Prop 30 success: Students relieved2 min read

Jannelle Garcia

The passing of Prop 30 left some De Anza students with the feelings of relief and happiness, while others were oblivious about this proposition and how it directly affected them.
Proposition 30 is an initiated constitutional amendment that was created by California Gov. Jerry Brown, and approved on the Nov. 6 ballot.  
Community colleges across the state had a lot at stake if the “No’s” on Prop 30 outweighed the “Yes”.  
Eleven percent of tax revenues from Prop. 30 will go towards funding community colleges, and if 30 failed , a trigger cut of $6 billion would have gone into effect immediately.
Jamileh Darbaandi, a 20-year-old undeclared major, expressed her relief about Prop. 30 passing, and said that if it didn’t pass, she felt it would have added more stress.
“It would have been harder on the students,” she said.
Darbaandi said if funds were cut from higher education, the competition to be accepted into the UC’s and CSU’s would be raised higher, and students would feel even more pressure and stress because their chances of being accepted into four-year universities would be cut down.
Collin Haworth a 19-year-old undeclared major, was happy at the passing of Prop. 30 and said it showed that voters wanted the best for students and their education.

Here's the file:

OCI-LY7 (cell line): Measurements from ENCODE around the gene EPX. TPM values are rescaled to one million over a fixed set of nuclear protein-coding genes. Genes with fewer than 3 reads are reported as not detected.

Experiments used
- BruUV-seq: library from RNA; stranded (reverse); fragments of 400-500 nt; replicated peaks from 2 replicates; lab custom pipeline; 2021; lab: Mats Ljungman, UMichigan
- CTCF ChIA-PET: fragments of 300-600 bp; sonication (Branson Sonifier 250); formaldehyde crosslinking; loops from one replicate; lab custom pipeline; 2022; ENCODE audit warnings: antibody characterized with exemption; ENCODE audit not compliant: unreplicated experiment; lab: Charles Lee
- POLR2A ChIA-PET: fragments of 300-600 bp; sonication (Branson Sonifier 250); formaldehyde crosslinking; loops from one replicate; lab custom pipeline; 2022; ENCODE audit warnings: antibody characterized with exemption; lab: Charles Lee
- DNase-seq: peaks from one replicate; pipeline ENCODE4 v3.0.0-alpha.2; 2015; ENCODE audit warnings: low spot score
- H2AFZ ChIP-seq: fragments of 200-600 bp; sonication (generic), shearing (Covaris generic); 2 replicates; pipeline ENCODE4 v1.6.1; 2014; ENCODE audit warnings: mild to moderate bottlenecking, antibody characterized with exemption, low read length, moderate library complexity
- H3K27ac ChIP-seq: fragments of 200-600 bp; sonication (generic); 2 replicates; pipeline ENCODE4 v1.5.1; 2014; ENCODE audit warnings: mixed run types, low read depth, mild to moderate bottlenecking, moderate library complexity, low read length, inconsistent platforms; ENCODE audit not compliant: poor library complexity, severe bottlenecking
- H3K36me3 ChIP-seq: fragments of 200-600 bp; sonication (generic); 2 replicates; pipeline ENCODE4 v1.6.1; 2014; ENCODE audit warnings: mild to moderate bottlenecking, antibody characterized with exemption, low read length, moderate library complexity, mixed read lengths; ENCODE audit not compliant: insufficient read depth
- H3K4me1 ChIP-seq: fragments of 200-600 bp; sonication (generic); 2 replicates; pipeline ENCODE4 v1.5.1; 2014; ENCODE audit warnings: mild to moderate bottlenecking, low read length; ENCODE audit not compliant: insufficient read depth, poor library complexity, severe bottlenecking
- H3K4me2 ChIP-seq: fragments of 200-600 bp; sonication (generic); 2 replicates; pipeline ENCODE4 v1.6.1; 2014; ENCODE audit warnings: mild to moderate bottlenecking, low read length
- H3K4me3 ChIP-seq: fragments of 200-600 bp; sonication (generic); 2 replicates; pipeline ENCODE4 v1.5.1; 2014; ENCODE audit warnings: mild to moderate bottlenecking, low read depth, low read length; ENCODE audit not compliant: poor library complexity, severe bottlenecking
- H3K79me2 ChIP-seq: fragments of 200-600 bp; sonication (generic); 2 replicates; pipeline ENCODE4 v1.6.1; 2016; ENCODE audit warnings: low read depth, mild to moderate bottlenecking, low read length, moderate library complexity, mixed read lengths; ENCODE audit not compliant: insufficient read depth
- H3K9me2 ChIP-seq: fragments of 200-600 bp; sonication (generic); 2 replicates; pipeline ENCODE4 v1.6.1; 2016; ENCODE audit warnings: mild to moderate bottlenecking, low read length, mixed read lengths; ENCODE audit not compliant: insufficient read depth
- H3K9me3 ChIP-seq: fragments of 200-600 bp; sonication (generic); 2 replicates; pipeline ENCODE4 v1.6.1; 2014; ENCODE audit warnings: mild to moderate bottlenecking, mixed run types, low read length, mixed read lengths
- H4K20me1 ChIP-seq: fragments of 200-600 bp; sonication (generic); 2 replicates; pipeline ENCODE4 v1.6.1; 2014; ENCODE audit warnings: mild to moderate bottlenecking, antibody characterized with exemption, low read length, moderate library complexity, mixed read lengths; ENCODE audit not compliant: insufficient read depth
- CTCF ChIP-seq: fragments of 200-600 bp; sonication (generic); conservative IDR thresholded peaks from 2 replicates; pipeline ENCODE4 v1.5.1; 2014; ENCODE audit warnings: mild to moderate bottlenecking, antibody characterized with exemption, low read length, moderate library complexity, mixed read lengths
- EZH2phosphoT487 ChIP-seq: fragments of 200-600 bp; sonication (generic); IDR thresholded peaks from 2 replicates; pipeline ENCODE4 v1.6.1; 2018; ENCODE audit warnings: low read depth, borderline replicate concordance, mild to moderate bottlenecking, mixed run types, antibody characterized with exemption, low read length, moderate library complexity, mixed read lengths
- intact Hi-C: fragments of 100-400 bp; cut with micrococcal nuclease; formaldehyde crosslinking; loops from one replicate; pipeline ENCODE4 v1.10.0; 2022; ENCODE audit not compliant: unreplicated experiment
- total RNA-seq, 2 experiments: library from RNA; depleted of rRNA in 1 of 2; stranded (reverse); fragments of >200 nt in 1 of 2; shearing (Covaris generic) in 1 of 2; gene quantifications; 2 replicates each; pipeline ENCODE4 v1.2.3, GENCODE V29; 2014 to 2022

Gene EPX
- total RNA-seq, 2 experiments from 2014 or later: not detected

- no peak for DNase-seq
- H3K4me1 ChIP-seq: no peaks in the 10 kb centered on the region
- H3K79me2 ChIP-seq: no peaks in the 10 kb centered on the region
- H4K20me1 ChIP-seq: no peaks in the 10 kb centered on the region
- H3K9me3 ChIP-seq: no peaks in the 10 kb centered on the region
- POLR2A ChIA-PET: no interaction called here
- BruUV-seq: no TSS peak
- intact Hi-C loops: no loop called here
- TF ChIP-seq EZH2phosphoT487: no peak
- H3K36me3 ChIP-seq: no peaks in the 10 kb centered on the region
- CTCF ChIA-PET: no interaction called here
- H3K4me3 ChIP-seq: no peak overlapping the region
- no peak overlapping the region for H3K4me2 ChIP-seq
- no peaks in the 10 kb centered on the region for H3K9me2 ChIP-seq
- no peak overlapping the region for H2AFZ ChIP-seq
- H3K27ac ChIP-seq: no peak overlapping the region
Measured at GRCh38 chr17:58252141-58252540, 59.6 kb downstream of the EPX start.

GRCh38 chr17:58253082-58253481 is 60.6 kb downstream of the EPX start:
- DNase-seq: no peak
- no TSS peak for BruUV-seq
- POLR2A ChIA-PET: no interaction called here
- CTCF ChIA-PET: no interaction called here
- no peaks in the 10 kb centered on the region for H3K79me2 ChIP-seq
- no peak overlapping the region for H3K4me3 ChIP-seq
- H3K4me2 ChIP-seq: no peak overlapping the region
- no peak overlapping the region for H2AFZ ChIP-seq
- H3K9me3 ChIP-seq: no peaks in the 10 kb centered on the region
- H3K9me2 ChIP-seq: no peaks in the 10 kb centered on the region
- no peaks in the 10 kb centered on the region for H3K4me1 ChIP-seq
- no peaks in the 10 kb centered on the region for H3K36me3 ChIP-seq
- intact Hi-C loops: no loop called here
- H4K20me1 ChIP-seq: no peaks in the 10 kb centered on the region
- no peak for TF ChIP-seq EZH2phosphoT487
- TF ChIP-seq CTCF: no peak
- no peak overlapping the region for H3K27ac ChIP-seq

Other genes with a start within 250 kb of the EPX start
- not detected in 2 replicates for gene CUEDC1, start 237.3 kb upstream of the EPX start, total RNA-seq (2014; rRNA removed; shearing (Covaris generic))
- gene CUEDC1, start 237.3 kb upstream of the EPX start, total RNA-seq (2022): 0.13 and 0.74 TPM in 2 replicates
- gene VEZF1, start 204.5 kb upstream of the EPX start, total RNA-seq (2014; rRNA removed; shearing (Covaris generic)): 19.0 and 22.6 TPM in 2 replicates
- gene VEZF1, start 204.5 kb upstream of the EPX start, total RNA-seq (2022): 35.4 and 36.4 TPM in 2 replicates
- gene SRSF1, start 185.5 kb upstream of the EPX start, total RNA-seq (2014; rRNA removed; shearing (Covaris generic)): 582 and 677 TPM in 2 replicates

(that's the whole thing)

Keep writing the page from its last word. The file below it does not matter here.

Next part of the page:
“It’s nice to know that the people still care about us students who are dealing with issues like less classes, less teachers, and less resources,” he said.  
“By voting ‘Yes’ on 30, people are telling us that they want us to have the best education we can get.”
If Prop 30 failed to pass, Haworth said he would have an “uncomfortable feeling” for the future of higher education in California.
Muhammad Mccabea, a 27- year-old  history major said he would have been angry and disappointed at the public if Prop 30 did not pass.
“It would just show that the rich people in this state are being selfish and don’t care about us students who are struggling to get a good education,” he said.
In spite of the multi-million dollar stakes for De Anza’s budget, and despite the huge amount of advertising for Prop. 30 across campus, many students were oblivious to the affect this Proposition would have on them.  
Several students admitted that they didn’t know enough about the proposition to give an opinion about it, and said they didn’t vote on it.
If Prop 30 had failed De Anza would have faced $5.4 million worth of cuts.
The college’s planning and budget committee had been working on proposals for how to make the cuts mid-year f necessary.
Since Prop 30 passed, the college will be spared mid-year cuts, but still must cut up to $2.8 million from its budget.
The cuts will come from program elimination and layoffs in the area of instuction, student services and finance.